Monday June 1 2020
Gravina keeps 'moving forward'

FIGC President Gabriele Gravina reveals he was worried when Ligue 1 was cancelled, explains the debated algorithm, talks up Minister of Sport Vincenzo Spadafora and hopes to see fans in stadiums this summer.

Serie A is looking ahead and continues to work on the resumption of football, but the FIGC chief underlines that the governing bodies are aware of the risks involved with the restart of activities.

“The most difficult day was when France announced the definitive stop of its championship. When one of the big five is lost on the international scene, you know that it can weigh on you,” Gravina told Radio 24.

“But we have always kept the bar straight and, coordinating with UEFA, we have moved forward.

“Now, we go forward aware of the risks, which are not only related to the epidemiological curve but also related to our world.

“The last two to three months have meant that each of us has been able to develop antibodies and acquire energy to try to reach the conclusion of these tournaments.

“Then we’ll restart the new season with greater serenity.”

Despite that, teams in Serie A have already voiced their concern regarding the team quarantine in the event of a positive case.

“Football has never asked for shortcuts or discounts. Today, there are clear rules, which allow you to continue your activity, isolating an athlete or a professional member of staff, continuing your training.

“We know that this rule is foreseen. The hope is that shortly, a week before the start of the tournaments, it can be re-evaluated.

“We will send a new proposal, in the hope that this rule will be revisited. Today, theoretically, but probably also in practice, it creates great anxiety and concern.”

And one of the hypotheses in the event of another stop has been to assign the Scudetto through an algorithm, creating widespread debate in Italy.

“Yes, someone said that the kite rises against the wind. Now, the kite is the world of football. We know there are problems, we must demonstrate that we are able to offer credible solutions, ones that are common and easy to apply.

“I’m sorry that this word gave the idea of a sort of magic potion, which could upset sporting merit. Instead, it’s simply a systematic calculation procedure. It’s a method to weigh up the classification.

“It makes me laugh that, in our country, we like to dwell on expressions that are simply devoted to finding balance and giving certainties.

“I used this term some time ago, then strangely it was taken up by the British to determine games. There it works, yet for us the algorithm is a cause for concern.

“It’s nothing more than a way to ensure that, before the league starts again, and in any case applying a minimum criteria of having played three or four games to know the state of affairs when you intervene, everyone is under the same conditions.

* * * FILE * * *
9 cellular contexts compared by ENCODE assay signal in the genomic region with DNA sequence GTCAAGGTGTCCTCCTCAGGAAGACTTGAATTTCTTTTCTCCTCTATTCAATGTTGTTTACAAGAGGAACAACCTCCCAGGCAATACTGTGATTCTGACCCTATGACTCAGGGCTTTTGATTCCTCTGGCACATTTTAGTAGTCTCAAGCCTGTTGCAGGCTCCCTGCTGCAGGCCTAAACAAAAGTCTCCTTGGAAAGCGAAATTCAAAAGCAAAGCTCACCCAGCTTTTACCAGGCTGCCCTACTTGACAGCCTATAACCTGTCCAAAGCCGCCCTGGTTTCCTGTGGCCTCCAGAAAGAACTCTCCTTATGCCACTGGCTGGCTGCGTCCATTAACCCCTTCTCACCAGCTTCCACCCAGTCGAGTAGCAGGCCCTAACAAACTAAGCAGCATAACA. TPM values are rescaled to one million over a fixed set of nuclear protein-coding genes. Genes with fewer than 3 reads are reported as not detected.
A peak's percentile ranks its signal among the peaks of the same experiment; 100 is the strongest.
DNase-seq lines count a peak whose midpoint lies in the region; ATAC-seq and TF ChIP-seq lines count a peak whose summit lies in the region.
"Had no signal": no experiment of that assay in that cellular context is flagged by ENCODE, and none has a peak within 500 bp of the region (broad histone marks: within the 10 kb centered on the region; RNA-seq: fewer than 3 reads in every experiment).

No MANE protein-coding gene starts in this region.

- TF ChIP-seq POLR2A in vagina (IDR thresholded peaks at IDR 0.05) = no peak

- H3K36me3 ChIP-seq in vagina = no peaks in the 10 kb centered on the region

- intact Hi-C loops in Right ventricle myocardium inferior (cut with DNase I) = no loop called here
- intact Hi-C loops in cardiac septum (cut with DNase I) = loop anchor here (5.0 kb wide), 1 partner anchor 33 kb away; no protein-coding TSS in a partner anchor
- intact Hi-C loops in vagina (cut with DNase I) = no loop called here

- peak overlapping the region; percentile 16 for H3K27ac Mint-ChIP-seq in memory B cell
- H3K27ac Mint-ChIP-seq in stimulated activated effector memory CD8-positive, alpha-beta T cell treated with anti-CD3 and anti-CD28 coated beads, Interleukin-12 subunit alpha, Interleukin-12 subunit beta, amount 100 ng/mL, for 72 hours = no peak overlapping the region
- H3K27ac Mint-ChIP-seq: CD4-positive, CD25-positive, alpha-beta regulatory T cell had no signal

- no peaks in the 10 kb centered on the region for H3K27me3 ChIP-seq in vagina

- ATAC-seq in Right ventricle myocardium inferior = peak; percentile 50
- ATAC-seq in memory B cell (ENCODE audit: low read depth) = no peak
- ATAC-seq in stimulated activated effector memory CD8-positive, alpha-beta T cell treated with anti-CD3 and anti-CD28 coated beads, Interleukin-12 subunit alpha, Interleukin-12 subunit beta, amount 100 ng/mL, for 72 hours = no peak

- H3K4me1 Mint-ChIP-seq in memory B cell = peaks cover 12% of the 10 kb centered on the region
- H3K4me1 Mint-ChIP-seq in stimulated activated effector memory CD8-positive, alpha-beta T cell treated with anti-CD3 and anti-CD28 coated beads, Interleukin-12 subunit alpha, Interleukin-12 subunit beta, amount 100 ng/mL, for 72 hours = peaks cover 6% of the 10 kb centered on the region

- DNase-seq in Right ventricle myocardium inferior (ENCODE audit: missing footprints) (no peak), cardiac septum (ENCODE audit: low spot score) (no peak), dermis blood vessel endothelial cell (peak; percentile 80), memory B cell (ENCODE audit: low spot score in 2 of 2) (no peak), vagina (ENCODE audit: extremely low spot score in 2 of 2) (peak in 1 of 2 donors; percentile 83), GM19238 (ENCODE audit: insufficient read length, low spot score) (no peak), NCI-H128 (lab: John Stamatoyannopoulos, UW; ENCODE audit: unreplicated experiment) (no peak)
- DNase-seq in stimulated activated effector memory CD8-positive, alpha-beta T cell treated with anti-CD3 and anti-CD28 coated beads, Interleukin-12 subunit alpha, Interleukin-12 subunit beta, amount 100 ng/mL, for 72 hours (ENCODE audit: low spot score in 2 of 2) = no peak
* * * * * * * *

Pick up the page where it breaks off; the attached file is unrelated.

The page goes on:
“I don’t know if between three or four rounds of fixture that everyone will have played the same number of games. What do we want to do, freeze the table, and not take into account that someone has played less and is penalised for that?

“I ask this question to those who are surprised and shouted at the scandal of the algorithm. It’s a way to make football an instrument that puts us all in the same conditions.

“The British are doing it, it’s not a clear advantage, but it takes many factors into account, such as home games, away matches, games to play, goals scored and conceded, which give a principle of fairness to a table that must be balanced out if needed.

“It’s a sort of assurance on the conduct of the championship because I’m convinced that if we all continue to apply the same rules, also giving a civil and moral testimony, which I hope each of us has, it should come to a conclusion without further shocks.”

Gravina continued to talk about his rapport with Minister of Sport Spadafora during these testing times.

“It was excellent, constantly. His prudence was strategical, tactical if you like, which allowed football to arrive in the best conditions to be able to say that we can start again today.

“Together we shared two fundamental principles - that football had to resume when our country resumed. We never asked for preferential channels.

“And then, prudently, protecting everyone’s health. These two elements, combined, inspired the Minister. It’s useless to hide that there were moments of tension, but it happened because there was a desire to accelerate a process that, I must say, would have been harmful to our system, considering some positivity risks.

“Today, the result has come thanks to the decisive work of Minister Spadafora and the contributions of the CTS. I hope that, with the same capacity for dialogue and comparison, especially in the case of the CTS, some small restrictions still weighing us down will be lifted.”

Lega Serie A and the FIGC have reportedly asked to open stadiums from July, hoping to continue with some fans in the stands following social distancing measures.

“It’s a wish, I wish it from my heart. I’m following the trend within theatres and arenas for cultural events. It’s unthinkable that, with all precautions, in a stadium holding 60,000 or 80,000, there cannot be a minimum percentage of people.

“I hope that even in this way there will be a sign of hope for the country, which would reward many football fans.”

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